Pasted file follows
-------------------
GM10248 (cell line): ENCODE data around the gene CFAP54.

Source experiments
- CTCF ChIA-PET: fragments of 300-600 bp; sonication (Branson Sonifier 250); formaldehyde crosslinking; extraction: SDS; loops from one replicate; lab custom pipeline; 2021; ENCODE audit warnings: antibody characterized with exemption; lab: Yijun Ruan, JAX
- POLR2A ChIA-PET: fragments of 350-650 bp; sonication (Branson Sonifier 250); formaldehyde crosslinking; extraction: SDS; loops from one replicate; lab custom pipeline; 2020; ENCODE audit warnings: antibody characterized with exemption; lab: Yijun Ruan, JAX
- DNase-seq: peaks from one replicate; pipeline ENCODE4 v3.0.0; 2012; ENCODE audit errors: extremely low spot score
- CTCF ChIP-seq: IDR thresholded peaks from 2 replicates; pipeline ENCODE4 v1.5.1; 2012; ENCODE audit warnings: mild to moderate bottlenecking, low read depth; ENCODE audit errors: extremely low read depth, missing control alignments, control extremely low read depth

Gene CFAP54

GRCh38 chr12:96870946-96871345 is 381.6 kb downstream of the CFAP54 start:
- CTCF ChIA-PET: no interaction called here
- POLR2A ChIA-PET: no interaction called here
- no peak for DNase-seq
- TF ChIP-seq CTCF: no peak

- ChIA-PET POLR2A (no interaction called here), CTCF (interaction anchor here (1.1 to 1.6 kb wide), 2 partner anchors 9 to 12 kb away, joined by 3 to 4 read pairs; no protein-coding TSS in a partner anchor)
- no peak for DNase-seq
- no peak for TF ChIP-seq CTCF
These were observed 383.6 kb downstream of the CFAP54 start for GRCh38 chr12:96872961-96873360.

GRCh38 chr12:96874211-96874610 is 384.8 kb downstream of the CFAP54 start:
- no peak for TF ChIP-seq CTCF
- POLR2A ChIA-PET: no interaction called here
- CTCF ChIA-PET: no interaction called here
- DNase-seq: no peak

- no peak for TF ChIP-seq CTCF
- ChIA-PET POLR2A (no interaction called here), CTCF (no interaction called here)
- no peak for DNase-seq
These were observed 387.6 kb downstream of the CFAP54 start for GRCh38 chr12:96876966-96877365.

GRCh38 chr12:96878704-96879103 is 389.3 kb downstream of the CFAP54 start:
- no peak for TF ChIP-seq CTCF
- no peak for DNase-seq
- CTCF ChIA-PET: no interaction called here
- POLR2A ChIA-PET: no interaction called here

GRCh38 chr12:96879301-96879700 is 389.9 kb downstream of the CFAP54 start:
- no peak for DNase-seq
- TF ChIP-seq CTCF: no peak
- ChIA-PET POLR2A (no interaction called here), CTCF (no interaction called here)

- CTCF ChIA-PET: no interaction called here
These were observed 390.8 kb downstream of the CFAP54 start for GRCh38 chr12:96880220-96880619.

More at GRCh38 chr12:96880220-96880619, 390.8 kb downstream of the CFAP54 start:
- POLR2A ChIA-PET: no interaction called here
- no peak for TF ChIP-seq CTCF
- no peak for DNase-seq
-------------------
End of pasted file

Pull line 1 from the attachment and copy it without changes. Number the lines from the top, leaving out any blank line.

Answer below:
GM10248 (cell line): ENCODE data around the gene CFAP54.